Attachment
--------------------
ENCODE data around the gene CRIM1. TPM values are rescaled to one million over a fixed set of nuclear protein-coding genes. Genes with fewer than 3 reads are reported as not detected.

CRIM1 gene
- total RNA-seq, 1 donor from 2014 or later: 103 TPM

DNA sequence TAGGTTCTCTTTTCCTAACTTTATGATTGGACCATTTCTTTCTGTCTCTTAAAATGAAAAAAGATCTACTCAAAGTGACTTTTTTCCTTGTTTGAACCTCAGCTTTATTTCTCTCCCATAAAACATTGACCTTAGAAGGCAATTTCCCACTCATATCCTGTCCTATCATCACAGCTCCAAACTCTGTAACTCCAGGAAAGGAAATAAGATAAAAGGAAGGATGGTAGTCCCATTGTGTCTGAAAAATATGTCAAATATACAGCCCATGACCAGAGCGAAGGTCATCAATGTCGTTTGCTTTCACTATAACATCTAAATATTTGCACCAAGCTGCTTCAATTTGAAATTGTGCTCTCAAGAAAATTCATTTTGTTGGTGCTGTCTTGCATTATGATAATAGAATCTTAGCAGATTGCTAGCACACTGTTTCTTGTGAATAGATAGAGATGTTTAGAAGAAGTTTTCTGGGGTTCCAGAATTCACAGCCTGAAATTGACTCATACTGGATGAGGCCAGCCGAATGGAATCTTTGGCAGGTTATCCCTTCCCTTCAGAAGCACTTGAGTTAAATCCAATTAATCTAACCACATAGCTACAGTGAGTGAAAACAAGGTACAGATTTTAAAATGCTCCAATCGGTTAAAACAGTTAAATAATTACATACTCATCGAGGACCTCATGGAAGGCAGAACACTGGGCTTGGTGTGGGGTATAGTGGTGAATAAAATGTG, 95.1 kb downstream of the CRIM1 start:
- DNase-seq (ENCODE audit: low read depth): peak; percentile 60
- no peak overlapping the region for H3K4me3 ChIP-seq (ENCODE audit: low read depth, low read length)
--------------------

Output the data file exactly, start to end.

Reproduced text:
ENCODE data around the gene CRIM1. TPM values are rescaled to one million over a fixed set of nuclear protein-coding genes. Genes with fewer than 3 reads are reported as not detected.

CRIM1 gene
- total RNA-seq, 1 donor from 2014 or later: 103 TPM

DNA sequence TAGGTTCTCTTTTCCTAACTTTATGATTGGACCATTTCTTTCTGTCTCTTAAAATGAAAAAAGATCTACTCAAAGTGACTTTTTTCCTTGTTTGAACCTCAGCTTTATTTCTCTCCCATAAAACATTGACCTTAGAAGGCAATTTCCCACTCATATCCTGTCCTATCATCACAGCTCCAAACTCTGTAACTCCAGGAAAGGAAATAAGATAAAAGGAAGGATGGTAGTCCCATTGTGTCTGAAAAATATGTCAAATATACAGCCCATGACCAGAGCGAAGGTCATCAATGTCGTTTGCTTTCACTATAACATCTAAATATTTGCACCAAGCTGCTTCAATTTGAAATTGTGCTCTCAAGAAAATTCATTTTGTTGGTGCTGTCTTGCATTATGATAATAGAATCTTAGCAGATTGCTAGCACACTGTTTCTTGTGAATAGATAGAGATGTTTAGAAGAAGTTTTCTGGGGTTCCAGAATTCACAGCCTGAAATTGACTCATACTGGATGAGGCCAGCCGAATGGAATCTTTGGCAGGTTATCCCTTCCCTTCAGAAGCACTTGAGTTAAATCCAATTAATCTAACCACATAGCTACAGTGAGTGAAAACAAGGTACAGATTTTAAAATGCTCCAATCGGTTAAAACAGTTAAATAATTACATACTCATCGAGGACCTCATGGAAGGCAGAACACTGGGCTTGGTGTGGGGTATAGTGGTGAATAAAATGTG, 95.1 kb downstream of the CRIM1 start:
- DNase-seq (ENCODE audit: low read depth): peak; percentile 60
- no peak overlapping the region for H3K4me3 ChIP-seq (ENCODE audit: low read depth, low read length)